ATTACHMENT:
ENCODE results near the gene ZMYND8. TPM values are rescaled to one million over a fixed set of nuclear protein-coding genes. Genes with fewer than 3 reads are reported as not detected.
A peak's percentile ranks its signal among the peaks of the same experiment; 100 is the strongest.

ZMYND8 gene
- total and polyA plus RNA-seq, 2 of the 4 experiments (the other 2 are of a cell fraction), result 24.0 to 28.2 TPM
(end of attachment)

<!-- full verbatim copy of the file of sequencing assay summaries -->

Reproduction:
ENCODE results near the gene ZMYND8. TPM values are rescaled to one million over a fixed set of nuclear protein-coding genes. Genes with fewer than 3 reads are reported as not detected.
A peak's percentile ranks its signal among the peaks of the same experiment; 100 is the strongest.

ZMYND8 gene
- total and polyA plus RNA-seq, 2 of the 4 experiments (the other 2 are of a cell fraction), result 24.0 to 28.2 TPM